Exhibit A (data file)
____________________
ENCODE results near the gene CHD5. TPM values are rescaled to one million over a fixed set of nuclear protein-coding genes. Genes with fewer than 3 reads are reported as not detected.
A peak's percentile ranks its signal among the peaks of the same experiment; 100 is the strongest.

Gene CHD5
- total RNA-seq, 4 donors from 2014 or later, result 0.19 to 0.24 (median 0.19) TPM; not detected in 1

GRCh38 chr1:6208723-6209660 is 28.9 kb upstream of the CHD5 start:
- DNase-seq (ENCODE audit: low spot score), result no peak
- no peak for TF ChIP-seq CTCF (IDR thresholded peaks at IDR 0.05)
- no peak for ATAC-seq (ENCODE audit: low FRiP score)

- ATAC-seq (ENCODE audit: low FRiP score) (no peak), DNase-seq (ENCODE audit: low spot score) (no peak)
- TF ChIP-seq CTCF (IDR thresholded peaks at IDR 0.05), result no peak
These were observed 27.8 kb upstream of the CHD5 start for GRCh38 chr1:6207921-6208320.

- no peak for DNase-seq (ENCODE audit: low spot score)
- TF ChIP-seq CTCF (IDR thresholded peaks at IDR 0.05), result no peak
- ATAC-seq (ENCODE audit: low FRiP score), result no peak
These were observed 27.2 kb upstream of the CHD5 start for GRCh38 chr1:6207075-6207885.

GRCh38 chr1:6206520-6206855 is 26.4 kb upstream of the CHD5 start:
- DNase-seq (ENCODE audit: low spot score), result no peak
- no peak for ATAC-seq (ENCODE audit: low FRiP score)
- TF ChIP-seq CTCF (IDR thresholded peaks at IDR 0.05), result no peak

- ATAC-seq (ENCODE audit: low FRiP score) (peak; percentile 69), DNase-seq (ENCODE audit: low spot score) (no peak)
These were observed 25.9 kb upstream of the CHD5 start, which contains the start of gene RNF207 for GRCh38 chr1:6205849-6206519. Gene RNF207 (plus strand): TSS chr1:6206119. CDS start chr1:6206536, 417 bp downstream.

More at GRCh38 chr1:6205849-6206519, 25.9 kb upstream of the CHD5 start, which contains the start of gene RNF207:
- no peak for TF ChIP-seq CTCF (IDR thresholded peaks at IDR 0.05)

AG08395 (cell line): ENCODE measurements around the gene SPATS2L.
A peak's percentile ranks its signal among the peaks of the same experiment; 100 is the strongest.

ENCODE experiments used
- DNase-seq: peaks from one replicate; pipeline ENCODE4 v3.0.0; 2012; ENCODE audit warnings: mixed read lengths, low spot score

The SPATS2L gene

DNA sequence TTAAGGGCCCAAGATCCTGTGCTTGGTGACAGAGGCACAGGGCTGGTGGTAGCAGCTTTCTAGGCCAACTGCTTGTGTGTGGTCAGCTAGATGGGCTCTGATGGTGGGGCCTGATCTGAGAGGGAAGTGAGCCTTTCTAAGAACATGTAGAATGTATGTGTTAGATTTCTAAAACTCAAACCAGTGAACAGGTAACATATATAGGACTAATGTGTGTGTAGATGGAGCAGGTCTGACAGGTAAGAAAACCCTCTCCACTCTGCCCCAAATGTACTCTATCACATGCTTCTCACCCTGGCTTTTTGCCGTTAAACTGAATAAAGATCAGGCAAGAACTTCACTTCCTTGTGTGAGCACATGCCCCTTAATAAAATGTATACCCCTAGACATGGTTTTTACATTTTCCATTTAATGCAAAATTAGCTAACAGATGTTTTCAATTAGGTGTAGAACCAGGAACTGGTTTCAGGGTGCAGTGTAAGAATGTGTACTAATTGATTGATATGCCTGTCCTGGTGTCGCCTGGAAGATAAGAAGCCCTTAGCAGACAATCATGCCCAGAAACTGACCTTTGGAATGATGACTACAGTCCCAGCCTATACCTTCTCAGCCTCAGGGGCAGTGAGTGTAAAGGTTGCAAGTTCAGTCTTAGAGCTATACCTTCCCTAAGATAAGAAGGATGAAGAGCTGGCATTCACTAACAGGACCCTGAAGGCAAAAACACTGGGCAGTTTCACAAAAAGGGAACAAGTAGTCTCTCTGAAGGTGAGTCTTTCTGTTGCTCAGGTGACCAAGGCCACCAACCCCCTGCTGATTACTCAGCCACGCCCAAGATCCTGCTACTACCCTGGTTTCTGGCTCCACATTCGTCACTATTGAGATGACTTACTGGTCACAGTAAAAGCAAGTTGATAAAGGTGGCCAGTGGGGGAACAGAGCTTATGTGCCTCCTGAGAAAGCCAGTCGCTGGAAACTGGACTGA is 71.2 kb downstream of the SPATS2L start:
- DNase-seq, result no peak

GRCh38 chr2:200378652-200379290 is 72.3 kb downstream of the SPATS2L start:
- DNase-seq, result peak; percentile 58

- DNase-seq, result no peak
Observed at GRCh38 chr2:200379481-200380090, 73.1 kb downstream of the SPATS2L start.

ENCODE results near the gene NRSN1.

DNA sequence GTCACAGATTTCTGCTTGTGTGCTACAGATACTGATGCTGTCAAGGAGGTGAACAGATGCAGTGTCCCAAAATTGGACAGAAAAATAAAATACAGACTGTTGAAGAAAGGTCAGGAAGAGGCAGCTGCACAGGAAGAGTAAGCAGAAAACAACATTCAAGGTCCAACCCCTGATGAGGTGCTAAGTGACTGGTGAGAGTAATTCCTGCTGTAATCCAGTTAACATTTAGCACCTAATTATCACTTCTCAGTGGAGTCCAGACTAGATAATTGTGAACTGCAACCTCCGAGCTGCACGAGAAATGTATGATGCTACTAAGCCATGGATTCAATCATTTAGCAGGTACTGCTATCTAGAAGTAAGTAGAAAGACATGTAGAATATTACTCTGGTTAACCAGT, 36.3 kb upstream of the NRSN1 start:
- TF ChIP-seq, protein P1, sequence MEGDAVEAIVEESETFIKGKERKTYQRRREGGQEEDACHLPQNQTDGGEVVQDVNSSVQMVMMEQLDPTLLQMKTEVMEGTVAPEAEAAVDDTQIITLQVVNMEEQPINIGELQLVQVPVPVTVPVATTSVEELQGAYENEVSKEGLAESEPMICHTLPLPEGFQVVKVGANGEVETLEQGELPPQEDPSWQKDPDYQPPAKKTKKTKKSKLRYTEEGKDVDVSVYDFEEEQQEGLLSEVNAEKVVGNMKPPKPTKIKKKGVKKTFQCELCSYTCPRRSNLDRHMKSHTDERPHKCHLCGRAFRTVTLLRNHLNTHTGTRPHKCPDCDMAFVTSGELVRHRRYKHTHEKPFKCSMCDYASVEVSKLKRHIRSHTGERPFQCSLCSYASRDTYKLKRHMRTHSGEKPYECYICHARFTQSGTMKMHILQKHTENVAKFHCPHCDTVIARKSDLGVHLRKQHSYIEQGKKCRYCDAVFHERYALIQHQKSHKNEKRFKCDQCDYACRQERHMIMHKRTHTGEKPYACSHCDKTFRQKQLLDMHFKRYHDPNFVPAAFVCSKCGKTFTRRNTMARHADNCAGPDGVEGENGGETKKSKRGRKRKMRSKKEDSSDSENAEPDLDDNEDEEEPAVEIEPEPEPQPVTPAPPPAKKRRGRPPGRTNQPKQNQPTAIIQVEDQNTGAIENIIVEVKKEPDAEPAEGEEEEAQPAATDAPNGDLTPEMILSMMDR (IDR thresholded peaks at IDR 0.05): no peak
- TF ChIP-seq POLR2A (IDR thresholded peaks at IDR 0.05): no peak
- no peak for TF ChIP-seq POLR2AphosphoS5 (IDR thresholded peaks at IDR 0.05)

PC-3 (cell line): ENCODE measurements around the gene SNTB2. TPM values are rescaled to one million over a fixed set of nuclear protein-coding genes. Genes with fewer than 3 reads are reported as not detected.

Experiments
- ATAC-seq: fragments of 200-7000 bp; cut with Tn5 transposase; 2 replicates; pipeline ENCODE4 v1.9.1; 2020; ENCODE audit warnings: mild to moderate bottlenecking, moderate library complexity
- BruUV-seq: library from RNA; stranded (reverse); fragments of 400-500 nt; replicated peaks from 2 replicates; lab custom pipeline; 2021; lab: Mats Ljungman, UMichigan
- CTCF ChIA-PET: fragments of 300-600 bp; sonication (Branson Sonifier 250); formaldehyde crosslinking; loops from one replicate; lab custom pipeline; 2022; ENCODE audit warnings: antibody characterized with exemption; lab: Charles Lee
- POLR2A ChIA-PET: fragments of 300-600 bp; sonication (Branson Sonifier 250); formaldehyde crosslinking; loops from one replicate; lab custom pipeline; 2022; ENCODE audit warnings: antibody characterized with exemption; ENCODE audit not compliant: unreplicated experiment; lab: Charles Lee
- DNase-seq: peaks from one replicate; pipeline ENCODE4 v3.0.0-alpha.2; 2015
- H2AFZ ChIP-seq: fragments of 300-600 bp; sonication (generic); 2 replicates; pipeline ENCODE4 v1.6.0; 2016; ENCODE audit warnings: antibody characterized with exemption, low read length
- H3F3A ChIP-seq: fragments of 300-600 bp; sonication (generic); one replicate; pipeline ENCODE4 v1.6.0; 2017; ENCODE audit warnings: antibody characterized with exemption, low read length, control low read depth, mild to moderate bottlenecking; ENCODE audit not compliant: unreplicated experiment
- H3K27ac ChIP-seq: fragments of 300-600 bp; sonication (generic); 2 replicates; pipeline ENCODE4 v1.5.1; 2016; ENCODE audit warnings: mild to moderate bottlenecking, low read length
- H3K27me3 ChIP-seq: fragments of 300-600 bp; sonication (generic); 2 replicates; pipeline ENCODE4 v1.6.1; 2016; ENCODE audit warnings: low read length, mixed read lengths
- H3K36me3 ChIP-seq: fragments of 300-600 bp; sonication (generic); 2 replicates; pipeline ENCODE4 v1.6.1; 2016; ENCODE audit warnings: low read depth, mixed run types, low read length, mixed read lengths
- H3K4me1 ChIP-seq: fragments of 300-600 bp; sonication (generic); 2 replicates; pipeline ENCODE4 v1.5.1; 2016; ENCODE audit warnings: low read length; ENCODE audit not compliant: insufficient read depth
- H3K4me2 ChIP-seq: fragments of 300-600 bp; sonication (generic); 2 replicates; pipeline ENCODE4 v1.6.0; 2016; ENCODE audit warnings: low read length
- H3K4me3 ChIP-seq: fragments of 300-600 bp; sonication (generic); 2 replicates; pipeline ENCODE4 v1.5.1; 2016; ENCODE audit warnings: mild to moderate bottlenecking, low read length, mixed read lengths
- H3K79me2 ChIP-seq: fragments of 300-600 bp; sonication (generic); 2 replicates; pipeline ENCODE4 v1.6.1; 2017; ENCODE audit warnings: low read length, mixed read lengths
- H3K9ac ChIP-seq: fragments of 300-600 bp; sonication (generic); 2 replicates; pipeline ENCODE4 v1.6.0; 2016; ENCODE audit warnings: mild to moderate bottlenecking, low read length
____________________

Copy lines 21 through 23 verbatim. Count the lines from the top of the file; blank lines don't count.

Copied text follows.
These were observed 25.9 kb upstream of the CHD5 start, which contains the start of gene RNF207 for GRCh38 chr1:6205849-6206519. Gene RNF207 (plus strand): TSS chr1:6206119. CDS start chr1:6206536, 417 bp downstream.

More at GRCh38 chr1:6205849-6206519, 25.9 kb upstream of the CHD5 start, which contains the start of gene RNF207:
- no peak for TF ChIP-seq CTCF (IDR thresholded peaks at IDR 0.05)